By Brian Dickson, 2014
Images from the Internet

I was pleasantly surprised when Robert dropped me a line and asked if I would like to write a piece on Hoyt Axton for this blog, but I had to ask him: “Are you sure Axton fits the bill for ‘Rock n’ Roll Attitude with Integrity’?” Robert's reply: “Hoyt was as punk as Johnny Cash or Townes Van Zandt, as far as I’m concerned.” Which I believe is true in several ways. Hoyt enjoyed a long, colorful career that included not only music composition and performance, but acting, record production and commercial voice-over work. But part of my fascination with the man, I think, is that his musical approach always eluded definition. He could never be bracketed into one genre or another.

Hoyt Wayne Axton. If you don’t know the name, chances are you’d recognize him from films and TV. “Bonanza.“ Smoky (1966). The Black Stallion (1979). “WKRP in Cincinnati.” Heart Like A Wheel (1983). Gremlins (1984) [He played the dad who gave his son the Gremlin – RBF]. We’re No Angels (1989). A slew of others. But if you can’t place the face, chances are you know the voice. Extoller of the Big Mac, Pizza Hut, and Busch beer. And of course, writer and singer of some truly great songs.

Born in Duncan, Oklahoma, in 1938, and raised in Comanche; the eldest son of John T. Axton and Mae Boren (Mae, later known as ”The Queen Mother of Nashville,“ co-wrote “Heartbreak Hotel” for Elvis). He served a brief stint in the U.S. Navy after attending Oklahoma State University on a football scholarship. His career in music began in West Coast coffee houses and folk clubs in the early sixties.

I’ll admit I’m showing up at the party pretty late here. I was born in ’73; by that year Axton had recorded ten albums for six different labels. Nineteen sixty-nine saw the release of My Griffin Is Gone on Columbia Records, followed by two on Capitol Records in 1971 (Joy to the World, and the lesser known Country Anthem). In ’73 came Less Than the Song on A&M, the first of four albums on that label, which is widely recognized as Hoyt’s creative peak: Song in ’73, Life Machine (1974), Southbound (1975) and Fearless (1976).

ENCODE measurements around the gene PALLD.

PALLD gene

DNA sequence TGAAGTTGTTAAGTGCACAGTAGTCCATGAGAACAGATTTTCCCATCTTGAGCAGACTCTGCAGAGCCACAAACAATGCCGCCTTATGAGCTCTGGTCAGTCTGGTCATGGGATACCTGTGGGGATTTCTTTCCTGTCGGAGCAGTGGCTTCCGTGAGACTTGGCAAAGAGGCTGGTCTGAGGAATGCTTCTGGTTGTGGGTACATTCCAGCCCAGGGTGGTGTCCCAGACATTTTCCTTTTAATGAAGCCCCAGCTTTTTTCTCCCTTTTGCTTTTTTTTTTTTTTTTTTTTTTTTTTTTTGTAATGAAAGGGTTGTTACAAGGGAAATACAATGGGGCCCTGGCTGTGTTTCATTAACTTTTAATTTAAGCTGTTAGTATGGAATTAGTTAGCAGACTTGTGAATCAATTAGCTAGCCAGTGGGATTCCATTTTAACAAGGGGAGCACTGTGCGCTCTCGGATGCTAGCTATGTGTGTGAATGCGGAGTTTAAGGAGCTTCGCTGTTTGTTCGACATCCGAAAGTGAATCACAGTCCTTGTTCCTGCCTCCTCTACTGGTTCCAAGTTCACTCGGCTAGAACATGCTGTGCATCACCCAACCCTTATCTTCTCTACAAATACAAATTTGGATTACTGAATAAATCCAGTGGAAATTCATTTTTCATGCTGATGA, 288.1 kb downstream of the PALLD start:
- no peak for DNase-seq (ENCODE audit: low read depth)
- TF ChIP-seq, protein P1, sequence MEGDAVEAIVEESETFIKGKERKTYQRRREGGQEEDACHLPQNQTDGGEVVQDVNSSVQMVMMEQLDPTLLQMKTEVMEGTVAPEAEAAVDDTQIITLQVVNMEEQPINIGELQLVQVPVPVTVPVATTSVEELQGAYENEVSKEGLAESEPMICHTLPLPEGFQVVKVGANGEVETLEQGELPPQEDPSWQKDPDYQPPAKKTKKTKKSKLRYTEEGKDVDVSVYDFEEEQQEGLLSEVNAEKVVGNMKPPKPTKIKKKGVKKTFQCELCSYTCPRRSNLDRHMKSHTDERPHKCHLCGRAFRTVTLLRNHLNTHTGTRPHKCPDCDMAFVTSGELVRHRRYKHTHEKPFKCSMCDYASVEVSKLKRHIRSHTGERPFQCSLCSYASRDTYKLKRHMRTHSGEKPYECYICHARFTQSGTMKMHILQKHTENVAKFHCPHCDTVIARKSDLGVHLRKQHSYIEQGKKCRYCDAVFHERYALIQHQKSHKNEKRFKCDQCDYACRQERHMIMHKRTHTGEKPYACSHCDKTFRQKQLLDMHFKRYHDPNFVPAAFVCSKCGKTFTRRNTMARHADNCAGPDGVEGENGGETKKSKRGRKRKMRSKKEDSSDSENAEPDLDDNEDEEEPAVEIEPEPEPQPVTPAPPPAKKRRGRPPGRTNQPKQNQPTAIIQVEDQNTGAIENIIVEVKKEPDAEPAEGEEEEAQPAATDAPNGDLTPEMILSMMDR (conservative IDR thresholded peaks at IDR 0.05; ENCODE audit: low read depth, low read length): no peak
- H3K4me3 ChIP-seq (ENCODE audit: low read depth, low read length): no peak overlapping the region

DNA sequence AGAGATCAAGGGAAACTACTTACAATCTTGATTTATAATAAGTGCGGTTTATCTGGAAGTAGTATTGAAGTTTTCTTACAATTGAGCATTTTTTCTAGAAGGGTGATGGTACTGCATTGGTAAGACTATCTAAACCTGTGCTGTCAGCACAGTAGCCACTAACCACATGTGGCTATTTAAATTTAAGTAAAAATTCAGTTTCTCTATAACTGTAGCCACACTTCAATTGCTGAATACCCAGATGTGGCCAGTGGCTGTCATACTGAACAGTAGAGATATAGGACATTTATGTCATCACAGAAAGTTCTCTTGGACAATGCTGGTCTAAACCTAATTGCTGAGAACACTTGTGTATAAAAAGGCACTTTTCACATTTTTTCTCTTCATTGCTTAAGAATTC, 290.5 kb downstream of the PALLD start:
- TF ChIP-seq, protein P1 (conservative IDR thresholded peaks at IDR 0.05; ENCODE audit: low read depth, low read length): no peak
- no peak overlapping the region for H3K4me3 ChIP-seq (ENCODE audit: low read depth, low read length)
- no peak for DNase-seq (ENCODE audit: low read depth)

But being an ‘80’s kid, I became aware of Hoyt not through his music, but by seeing him in movies - Gremlins, primarily - and on television, namely, “WKRP in Cincinnati” and “Diff’rent Strokes.” In tenth grade it became a daily routine after walking home from school to catch a re-run of “WKRP” at 4. I fondly recall that classic first-season episode entitled, “I Do, I Do…For Now.” Hoyt, playing the imposing “T.J. Watson from Rockthrow, West Virginia,” arrives at the station to reclaim his childhood sweetheart, Jennifer Marlowe (Loni Anderson), who hastily pretends to be married to Dr. Johnny Fever (Howard Hesseman). Hoyt sings “Jealous Man” to a captive and terrified Fever in the station lobby (“You got the knife, I got the gun / c’mon boy, we’re gonna have a little fun…”). He proceeds to tell a story about his dear ol’ pappy. And how the woman his pappy loved – his mama – was already married to another man by the name of Jenkins. But Jenkins didn’t wanna give his mama up. So his pappy - bein’ the man he was - went down to see Jenkins…and called him out. “Called him out?” Fever replies nervously. That’s right, T.J. says – called…him…out. Fever (hope diminishing): “To talk.” Hoyt: Uh-huh. Then he shot him.” This is one of my favorite scenes in all of TV history.